February 08, 2010, 10:19PMMetro and the three Portland-area counties rolled the dice on a collaborative future Monday, approving a long-range planning map that designates which areas will be developed and which will be reserved for farms and forests for the next 40 to 50 years.
The unprecedented agreement to designate urban and rural reserves capped two years of meetings and public hearings, stacks of maps and reports and tense exchanges among the "Core Four" -- representatives of Metro, the regional government, and Clackamas, Multnomah and Washington counties.
The agreement isn't a done deal. It could still unravel by the end of the month if rival counties object to each other's handling of a few contentious areas.
But officials were cautiously optimistic following the 4-0 vote. Commissioner Jeff Cogen of Multnomah County noted that the partners agree to "99.5 percent" of land designations that emerged Monday.
"No one else in the country has done anything like this," Cogen said. "The reason is, it's really hard."
The map approved by the group designates about 270,000 acres as rural reserves, including some of the state's best farm land in fast-growing Washington County. It designates about 27,000 acres as urban reserves -- areas where the urban growth boundary will be expanded to allow development.
This reserves designation process, approved by the Legislature specifically for the Portland area, is significant because it attempts to provide long-term certainty to urban planning.
Cities, property owners and developers, knowing that future growth for the next 40 to 50 years will happen in selected urban reserves, can make decisions now about where to put streets, water and sewer lines and other infrastructure. Farm and forest operators can make crop and equipment decisions, knowing neighboring development won't cramp the rural reserves for years to come.
But the dice are still tumbling regarding key sections labeled as "areas with options," meaning the Core Four could not agree how they should be designated. They include land adjacent to Cornelius and Sherwood in Washington County, cities that have pressed for more "urban reserves" land because they hope to attract industrial and other development.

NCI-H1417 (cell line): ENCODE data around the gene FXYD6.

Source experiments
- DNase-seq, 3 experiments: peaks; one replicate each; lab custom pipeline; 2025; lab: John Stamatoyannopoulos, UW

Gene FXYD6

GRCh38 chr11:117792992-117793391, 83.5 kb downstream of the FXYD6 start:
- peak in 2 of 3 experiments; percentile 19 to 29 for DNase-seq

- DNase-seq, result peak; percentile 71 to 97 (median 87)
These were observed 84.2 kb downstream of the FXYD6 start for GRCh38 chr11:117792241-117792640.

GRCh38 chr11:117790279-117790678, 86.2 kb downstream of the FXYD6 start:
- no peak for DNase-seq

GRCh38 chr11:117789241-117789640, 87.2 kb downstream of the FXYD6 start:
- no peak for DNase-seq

Clackamas County, represented by Commissioner Charlotte Lehan, said the growth favored by Washington County's aggressive cities, county officials and development groups put some of the state's "foundation" farmland at risk. In the months leading up to Monday's decision, the Washington County Farm Bureau sided with conservation groups such as 1000 Friends of Oregon to ask for more "rural reserves."
With the sides staring at deadlock, Multnomah County's Cogen suggested a way out: The Core Four approved the wide swaths of land on which they agreed -- the overwhelming amount of land at stake within the three counties. The counties now will work individually with Metro to designate the option areas by the end of February. However, the process could still fall apart if, for example, Clackamas County opposes the deal Washington County strikes with Metro.
"It's still possible to snap defeat out of the jaws of victory," as Washington County Commissioner Tom Brian put it.
The partner counties should be circumspect about the agreements each strikes with Metro, Brian said, adding pointedly that they should not be "looking over their neighbor's fence" and complaining about acreage "25 miles away from the county line."
Commissioner Lehan of Clackamas County said disagreements over future growth surrounding Cornelius and Sherwood were nearly enough to make the counties "throw up their hands and walk away."
With the solution adopted Monday, "I think we're close enough to get there," she said.
Brian said the urban reserves represent only an 11 percent expansion of the urban growth boundary, while the region's population is projected to grow by 60 to 70 percent over the same period.
That's likely to result in compact, vibrant communities, he said.